Amyotrophic Lateral Sclerosis (ALS, Lou Gehrig's Disease)

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What is Amyotrophic Lateral Sclerosis (ALS)?

Amyotrophic lateral sclerosis (ALS) is a progressive disorder of the part of the nervous system that controls voluntary movements. It is sometimes called Lou Gehrig's disease for the famous baseball player who died of the disease. The muscles become progressively weaker, and the condition eventually leads to paralysis and death.

ALS is one of a group of diseases known as motor neuron diseases. Neurons are nerve cells, and motor neurons are neurons that control movement.

  • Movement occurs when neurons in the brain (upper motor neurons) send messages to neurons in the spinal cord (lower motor neurons). The lower motor neurons relay these messages via nerves to the specific muscles that carry out the movement.
  • In some motor neuron diseases, only the upper motor neurons are affected, or only the lower motor neurons. In ALS, however, both upper and lower motor neurons are affected.
  • The neurons die and stop sending messages to muscles. The muscles are unable to function without these messages and gradually become weaker. They waste away (atrophy) and twitch (fasciculate).
  • Eventually all voluntary movement is lost, and muscles become paralyzed.

The loss of strength and control follows different patterns in different people.

  • Some people lose control of one or both legs first. They may have trouble walking or running or become clumsy, tripping, or falling.
  • Others notice a problem with a hand or arm first, having problems with simple tasks such as writing or buttoning a shirt.
  • In some, speech or swallowing is the first thing affected.
  • In every case, the weakness and disability spread to almost every part of the body.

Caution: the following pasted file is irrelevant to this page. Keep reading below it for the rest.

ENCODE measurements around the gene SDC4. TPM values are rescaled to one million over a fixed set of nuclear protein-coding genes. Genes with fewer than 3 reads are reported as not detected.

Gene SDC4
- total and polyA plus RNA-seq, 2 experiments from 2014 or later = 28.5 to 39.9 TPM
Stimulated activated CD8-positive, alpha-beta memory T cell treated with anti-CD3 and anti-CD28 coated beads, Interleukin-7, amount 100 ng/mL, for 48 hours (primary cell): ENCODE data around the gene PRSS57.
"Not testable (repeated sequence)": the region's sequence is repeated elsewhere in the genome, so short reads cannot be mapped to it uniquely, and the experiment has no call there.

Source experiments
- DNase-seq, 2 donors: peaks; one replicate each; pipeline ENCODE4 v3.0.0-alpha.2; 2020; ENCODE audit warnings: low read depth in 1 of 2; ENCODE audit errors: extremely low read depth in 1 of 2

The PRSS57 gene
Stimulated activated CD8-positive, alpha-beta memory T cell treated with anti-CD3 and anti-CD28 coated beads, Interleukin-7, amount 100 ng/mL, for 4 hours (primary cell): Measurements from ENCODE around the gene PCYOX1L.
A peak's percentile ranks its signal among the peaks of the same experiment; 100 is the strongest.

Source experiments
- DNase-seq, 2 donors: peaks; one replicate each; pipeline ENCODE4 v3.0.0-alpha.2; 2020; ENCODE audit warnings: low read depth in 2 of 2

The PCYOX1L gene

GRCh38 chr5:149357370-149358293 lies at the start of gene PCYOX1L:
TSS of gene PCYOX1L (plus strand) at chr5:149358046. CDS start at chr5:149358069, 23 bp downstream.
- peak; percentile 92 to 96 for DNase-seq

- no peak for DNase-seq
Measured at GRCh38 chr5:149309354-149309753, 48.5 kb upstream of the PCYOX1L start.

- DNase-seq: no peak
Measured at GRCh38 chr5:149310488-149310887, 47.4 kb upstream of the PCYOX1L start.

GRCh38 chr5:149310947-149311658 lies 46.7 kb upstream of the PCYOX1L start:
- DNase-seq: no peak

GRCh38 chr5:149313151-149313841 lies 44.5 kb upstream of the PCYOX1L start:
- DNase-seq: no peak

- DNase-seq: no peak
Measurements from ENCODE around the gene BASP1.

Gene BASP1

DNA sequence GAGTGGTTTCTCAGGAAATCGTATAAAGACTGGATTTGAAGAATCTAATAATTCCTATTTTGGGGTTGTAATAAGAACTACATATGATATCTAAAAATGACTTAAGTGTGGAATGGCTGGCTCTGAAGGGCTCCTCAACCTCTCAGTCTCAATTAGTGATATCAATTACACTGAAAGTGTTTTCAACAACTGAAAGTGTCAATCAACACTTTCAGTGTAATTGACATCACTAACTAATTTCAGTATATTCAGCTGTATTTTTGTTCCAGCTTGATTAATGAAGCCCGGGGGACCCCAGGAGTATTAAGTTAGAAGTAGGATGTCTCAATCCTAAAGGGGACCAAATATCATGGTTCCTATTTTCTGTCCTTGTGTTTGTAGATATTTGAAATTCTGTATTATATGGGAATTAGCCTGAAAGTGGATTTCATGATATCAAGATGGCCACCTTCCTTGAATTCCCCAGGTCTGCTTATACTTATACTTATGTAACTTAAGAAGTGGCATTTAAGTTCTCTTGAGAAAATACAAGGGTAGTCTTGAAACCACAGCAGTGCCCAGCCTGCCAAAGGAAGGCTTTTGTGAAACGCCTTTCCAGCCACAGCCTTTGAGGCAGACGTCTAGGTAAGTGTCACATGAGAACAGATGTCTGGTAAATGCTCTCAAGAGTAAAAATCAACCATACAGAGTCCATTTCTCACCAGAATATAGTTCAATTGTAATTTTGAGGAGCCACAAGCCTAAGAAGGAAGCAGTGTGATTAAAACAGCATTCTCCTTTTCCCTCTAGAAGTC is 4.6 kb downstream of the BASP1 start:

• The diaphragm is a muscle under the lungs that partly controls their expansion as they take in air. When the chest muscles and diaphragm become too weak, the person is no longer able to breathe on his own. This is called respiratory failure and is by far the leading cause of death for people with ALS.
  • Most people with ALS die within five years of the onset of symptoms.

In most cases, ALS does not affect a person's mental abilities, senses, reasoning, memory, or personality. Senses such as vision and touch are not lost. Most people retain their ability to move their eyes. Bowel and bladder control are not impaired.

ALS affects all races and ethnic groups. The disease can occur at any age but is most common in people aged 40-60 years. Men are affected more often than women.

No cure is available for ALS. The effects of the disease are not reversible. Research is focused on finding the cause of the neuron degeneration and stopping it.

What causes amyotrophic lateral sclerosis (ALS)?

We do not know exactly what causes ALS. Although some cases of ALS are hereditary (run in families), most are not. A mutation of a gene called SOD1 has been identified in some of the hereditary cases, but we do not know what role the mutation plays in the disease.

Using an evidence-based approach, smoking was found to be more likely than not a risk factor for ALS based on two excellent studies by Kamel et al. and Nelson et al. Smoking has a broad public health impact, no redeeming features, and is a modifiable risk factor. Evidence also supported the conclusion that the following were probably not risk factors for ALS:

  • trauma,
  • physical activity,
  • residence in rural areas, and
  • alcohol consumption.
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What are the symptoms of amyotrophic lateral sclerosis?

ALS may begin as weakness, awkwardness, or atrophy in one or more limbs. It may start as a difficulty swallowing or speaking. The symptoms may be very subtle at first, and may be overlooked. Common symptoms include the following:

  • Difficulty standing, walking, or running
  • Clumsiness - Frequent tripping or falls